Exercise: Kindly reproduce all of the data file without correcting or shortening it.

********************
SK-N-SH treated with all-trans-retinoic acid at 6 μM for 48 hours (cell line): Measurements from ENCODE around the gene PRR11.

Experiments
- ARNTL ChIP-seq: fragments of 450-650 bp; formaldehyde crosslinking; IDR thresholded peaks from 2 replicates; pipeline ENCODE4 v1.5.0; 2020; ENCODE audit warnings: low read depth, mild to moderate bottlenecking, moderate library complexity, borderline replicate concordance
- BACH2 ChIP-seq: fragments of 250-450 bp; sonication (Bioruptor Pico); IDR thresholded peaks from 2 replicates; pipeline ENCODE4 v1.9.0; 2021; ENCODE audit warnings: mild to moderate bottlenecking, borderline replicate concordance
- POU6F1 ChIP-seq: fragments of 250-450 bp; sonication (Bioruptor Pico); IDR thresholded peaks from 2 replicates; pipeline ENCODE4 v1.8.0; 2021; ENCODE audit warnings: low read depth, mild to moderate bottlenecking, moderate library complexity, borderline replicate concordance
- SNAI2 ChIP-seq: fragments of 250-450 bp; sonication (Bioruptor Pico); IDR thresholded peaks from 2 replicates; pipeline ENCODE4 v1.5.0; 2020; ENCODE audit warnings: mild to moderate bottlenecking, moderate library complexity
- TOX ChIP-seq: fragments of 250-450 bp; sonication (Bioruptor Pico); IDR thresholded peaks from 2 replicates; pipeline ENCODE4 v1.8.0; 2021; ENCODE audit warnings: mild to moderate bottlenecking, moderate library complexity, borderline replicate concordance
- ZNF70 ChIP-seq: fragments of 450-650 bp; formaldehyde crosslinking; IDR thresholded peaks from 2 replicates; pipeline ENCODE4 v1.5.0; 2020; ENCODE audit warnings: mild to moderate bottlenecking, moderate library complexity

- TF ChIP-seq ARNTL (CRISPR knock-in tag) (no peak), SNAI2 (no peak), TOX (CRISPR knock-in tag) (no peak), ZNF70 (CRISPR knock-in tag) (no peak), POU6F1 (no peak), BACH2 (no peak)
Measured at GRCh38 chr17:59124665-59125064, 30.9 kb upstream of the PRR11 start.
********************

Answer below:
SK-N-SH treated with all-trans-retinoic acid at 6 μM for 48 hours (cell line): Measurements from ENCODE around the gene PRR11.

Experiments
- ARNTL ChIP-seq: fragments of 450-650 bp; formaldehyde crosslinking; IDR thresholded peaks from 2 replicates; pipeline ENCODE4 v1.5.0; 2020; ENCODE audit warnings: low read depth, mild to moderate bottlenecking, moderate library complexity, borderline replicate concordance
- BACH2 ChIP-seq: fragments of 250-450 bp; sonication (Bioruptor Pico); IDR thresholded peaks from 2 replicates; pipeline ENCODE4 v1.9.0; 2021; ENCODE audit warnings: mild to moderate bottlenecking, borderline replicate concordance
- POU6F1 ChIP-seq: fragments of 250-450 bp; sonication (Bioruptor Pico); IDR thresholded peaks from 2 replicates; pipeline ENCODE4 v1.8.0; 2021; ENCODE audit warnings: low read depth, mild to moderate bottlenecking, moderate library complexity, borderline replicate concordance
- SNAI2 ChIP-seq: fragments of 250-450 bp; sonication (Bioruptor Pico); IDR thresholded peaks from 2 replicates; pipeline ENCODE4 v1.5.0; 2020; ENCODE audit warnings: mild to moderate bottlenecking, moderate library complexity
- TOX ChIP-seq: fragments of 250-450 bp; sonication (Bioruptor Pico); IDR thresholded peaks from 2 replicates; pipeline ENCODE4 v1.8.0; 2021; ENCODE audit warnings: mild to moderate bottlenecking, moderate library complexity, borderline replicate concordance
- ZNF70 ChIP-seq: fragments of 450-650 bp; formaldehyde crosslinking; IDR thresholded peaks from 2 replicates; pipeline ENCODE4 v1.5.0; 2020; ENCODE audit warnings: mild to moderate bottlenecking, moderate library complexity

- TF ChIP-seq ARNTL (CRISPR knock-in tag) (no peak), SNAI2 (no peak), TOX (CRISPR knock-in tag) (no peak), ZNF70 (CRISPR knock-in tag) (no peak), POU6F1 (no peak), BACH2 (no peak)
Measured at GRCh38 chr17:59124665-59125064, 30.9 kb upstream of the PRR11 start.